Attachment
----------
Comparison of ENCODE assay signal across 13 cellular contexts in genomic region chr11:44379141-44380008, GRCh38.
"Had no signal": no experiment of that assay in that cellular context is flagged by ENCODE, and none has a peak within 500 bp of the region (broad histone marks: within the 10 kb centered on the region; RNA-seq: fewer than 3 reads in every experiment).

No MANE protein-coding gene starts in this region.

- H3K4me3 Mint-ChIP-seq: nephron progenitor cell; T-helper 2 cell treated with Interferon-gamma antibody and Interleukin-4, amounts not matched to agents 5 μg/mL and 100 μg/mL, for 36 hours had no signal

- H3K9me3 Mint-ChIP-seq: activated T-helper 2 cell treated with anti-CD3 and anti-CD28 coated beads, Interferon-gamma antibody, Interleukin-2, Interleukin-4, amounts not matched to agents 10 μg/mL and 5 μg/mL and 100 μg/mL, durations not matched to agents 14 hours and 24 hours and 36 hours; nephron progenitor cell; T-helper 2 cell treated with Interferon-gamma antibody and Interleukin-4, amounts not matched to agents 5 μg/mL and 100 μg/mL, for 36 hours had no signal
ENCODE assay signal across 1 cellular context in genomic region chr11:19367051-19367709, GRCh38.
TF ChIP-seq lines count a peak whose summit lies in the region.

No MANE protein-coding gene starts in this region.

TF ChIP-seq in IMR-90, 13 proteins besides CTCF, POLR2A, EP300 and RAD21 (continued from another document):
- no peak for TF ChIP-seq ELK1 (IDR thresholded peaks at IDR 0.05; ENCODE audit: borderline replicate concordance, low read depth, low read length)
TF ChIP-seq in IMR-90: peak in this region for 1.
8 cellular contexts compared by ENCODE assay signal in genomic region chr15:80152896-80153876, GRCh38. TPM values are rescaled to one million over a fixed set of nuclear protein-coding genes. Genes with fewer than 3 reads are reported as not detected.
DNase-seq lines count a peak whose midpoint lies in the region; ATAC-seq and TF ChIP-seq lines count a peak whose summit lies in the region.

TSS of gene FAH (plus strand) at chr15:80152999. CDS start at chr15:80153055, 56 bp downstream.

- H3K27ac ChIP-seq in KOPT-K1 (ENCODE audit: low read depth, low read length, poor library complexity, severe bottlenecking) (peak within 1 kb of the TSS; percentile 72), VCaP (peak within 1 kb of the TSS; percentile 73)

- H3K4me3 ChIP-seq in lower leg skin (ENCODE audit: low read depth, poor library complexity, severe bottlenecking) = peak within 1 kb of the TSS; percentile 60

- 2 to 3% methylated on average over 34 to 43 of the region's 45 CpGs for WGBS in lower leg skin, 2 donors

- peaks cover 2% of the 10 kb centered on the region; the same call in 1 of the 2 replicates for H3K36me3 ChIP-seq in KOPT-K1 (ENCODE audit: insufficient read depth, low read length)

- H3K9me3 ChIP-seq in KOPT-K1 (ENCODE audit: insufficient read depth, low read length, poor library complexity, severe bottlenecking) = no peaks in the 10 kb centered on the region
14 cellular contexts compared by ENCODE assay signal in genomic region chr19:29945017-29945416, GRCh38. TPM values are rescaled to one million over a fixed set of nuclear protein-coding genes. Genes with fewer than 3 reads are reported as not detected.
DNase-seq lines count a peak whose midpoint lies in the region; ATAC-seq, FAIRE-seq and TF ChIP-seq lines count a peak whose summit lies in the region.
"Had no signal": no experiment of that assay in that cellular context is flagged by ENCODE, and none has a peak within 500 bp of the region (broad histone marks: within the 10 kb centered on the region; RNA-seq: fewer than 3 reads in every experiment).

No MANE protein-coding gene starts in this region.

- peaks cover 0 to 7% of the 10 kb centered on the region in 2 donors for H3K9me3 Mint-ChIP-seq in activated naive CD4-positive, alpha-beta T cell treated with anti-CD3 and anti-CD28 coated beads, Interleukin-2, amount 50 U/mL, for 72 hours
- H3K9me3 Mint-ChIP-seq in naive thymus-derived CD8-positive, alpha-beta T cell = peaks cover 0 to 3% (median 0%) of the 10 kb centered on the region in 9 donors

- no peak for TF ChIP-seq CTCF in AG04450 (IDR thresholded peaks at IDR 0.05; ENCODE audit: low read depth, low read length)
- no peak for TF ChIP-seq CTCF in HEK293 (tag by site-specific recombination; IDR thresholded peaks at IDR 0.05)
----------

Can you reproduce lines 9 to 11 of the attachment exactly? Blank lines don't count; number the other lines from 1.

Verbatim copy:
TF ChIP-seq in IMR-90, 13 proteins besides CTCF, POLR2A, EP300 and RAD21 (continued from another document):
- no peak for TF ChIP-seq ELK1 (IDR thresholded peaks at IDR 0.05; ENCODE audit: borderline replicate concordance, low read depth, low read length)
TF ChIP-seq in IMR-90: peak in this region for 1.